• Cancer Support Group: This group meets weekly to provide support for patients, families, and caregivers, during all stages of treatment. Group members can make connections with others who are sharing similar experiences and learn how to cope with a cancer diagnosis.
  • Healthy Recipes: This program teaches patients and families about the basics of good nutrition for cancer patients, and provides ideas for healthy recipes.
  • Tai Chi: We offer classes in Tai Chi — a form of Chinese martial arts that is used for meditation and exercise. Tai Chi can provide many benefits to cancer patients, including improved mood, increased energy, decreased stress, and reduced anxiety or depression.
  • Man Talk: Men with cancer, or men whose loved ones have cancer, can come together to talk about fighting cancer.
  • Look Good Feel Better: This group is for women who are dealing with the appearance-related effects of cancer, such as hair loss or skin changes. This program is supported by the American Cancer Society and is open to female patients of the Cotton O’Neil Cancer Center.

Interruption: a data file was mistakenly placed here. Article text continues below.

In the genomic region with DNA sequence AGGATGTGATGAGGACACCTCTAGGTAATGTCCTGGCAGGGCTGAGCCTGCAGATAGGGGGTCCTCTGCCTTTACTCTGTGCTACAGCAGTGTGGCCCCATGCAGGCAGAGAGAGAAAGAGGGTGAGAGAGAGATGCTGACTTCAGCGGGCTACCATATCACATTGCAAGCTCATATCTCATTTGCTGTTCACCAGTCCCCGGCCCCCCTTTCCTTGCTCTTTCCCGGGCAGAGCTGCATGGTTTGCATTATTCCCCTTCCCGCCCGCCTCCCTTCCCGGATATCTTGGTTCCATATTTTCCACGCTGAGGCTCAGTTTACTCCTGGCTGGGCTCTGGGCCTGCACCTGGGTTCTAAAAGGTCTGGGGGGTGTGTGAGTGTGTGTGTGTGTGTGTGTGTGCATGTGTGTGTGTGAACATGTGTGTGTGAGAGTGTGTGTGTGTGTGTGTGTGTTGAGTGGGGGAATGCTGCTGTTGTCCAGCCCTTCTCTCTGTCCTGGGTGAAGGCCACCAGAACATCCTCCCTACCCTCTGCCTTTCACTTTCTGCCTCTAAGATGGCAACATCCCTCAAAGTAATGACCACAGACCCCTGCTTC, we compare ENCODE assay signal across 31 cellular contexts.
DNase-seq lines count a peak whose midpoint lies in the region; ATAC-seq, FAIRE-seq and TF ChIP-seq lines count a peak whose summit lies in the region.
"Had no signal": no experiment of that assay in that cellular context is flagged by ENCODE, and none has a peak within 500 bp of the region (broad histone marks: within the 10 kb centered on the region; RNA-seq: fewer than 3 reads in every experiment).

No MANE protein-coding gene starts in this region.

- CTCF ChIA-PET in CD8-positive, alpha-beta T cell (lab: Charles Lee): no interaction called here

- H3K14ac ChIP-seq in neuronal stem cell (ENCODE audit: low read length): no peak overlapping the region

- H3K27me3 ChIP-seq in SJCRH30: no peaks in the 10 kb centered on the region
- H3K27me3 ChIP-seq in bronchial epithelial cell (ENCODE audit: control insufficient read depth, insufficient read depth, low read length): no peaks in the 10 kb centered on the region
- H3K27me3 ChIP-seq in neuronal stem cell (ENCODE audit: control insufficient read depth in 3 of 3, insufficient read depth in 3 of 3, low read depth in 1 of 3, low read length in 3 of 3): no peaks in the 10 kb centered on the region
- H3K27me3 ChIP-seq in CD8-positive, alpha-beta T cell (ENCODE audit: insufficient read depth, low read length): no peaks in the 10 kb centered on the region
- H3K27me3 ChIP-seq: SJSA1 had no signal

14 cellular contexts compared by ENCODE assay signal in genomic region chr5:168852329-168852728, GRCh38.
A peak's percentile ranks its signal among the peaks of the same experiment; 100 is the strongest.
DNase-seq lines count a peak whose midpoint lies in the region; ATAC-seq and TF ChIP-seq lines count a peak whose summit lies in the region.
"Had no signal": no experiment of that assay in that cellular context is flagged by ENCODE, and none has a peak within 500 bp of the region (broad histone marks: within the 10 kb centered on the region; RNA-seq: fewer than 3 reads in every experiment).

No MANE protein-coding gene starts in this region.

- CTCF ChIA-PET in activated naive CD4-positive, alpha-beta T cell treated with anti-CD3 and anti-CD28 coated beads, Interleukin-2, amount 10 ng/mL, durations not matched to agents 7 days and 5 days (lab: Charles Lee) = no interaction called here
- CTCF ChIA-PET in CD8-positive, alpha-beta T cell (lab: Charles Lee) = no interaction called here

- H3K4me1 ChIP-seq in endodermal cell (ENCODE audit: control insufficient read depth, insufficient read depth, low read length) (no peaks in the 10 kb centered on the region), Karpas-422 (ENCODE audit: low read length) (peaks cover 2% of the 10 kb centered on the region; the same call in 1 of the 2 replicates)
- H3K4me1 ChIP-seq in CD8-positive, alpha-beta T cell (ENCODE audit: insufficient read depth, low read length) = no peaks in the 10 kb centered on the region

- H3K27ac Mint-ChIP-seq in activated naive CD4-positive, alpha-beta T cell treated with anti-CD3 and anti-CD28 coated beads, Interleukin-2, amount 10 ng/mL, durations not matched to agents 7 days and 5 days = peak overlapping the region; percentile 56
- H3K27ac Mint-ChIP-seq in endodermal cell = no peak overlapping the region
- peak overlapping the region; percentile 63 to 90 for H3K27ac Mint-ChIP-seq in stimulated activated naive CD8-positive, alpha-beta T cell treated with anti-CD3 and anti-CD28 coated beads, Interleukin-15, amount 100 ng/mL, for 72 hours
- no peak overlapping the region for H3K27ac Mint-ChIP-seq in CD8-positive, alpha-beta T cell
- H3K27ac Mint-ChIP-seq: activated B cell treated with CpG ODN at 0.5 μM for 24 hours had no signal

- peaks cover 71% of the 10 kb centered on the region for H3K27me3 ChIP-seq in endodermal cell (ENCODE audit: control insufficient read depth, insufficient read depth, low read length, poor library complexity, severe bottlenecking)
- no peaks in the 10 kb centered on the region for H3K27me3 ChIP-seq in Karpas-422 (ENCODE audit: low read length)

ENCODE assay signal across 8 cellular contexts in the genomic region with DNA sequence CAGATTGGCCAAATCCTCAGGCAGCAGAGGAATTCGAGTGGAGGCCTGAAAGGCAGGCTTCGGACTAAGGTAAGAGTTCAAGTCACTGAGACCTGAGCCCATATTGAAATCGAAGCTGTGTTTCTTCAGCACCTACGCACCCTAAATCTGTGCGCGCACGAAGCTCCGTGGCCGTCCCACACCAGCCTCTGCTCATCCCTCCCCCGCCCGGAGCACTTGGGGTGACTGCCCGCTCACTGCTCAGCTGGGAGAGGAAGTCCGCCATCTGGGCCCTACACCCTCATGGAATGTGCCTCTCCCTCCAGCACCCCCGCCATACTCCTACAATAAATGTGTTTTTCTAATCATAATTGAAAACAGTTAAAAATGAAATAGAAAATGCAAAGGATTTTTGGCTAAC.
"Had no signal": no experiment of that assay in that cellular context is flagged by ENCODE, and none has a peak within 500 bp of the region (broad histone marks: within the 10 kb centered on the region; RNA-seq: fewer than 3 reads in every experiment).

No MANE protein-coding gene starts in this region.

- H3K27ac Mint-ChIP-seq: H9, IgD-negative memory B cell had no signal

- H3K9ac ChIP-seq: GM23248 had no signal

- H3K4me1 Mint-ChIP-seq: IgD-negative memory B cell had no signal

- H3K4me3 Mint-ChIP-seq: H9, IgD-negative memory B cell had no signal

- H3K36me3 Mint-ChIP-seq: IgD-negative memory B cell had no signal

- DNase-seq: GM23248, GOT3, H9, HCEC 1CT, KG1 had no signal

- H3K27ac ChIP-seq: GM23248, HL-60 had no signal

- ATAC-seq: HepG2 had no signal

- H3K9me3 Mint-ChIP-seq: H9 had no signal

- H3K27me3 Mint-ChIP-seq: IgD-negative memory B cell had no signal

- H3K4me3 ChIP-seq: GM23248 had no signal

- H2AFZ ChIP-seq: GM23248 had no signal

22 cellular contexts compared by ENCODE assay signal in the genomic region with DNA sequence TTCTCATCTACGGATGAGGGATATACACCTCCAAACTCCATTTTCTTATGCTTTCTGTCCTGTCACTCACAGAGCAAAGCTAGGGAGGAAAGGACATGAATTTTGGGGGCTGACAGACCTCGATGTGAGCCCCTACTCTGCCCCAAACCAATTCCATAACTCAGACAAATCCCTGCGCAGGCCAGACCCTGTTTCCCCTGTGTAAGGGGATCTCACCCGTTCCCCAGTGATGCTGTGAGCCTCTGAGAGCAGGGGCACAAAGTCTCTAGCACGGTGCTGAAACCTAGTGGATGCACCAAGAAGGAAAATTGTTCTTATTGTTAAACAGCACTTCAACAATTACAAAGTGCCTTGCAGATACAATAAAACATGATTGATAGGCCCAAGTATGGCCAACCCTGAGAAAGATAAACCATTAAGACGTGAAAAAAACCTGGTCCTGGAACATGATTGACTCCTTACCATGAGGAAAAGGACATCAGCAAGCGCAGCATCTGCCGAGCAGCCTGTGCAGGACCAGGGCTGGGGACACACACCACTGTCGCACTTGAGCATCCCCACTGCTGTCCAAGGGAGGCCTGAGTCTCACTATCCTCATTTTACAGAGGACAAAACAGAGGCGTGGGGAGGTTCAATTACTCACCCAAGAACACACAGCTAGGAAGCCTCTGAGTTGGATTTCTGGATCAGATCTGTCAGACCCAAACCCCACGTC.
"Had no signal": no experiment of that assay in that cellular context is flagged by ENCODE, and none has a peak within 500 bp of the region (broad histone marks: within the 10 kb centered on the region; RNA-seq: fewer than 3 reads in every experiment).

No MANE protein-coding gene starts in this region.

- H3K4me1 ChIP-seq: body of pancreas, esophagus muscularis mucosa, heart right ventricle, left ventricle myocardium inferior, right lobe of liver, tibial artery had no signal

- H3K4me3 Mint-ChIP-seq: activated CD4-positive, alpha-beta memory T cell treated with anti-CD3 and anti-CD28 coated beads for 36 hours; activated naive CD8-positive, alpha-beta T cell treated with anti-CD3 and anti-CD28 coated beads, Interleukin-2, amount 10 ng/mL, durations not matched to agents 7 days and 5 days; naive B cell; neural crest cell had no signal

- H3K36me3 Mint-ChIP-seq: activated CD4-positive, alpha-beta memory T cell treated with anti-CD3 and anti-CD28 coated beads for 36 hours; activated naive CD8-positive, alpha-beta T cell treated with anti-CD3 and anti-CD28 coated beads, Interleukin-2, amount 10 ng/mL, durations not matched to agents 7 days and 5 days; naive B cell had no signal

The Importance of the Right Medical Team for Cancer Care

Having the right team can make it easier to detect, treat, and manage cancer. In addition to your oncologist (cancer physician), your care team may include other providers, such as nutritionists, pain management specialists, or social workers.

You may also work with a member of our Palliative Medicine & Supportive Care team. These specialists focus on relieving or reducing symptoms caused by cancer and cancer treatment, such as pain or nausea.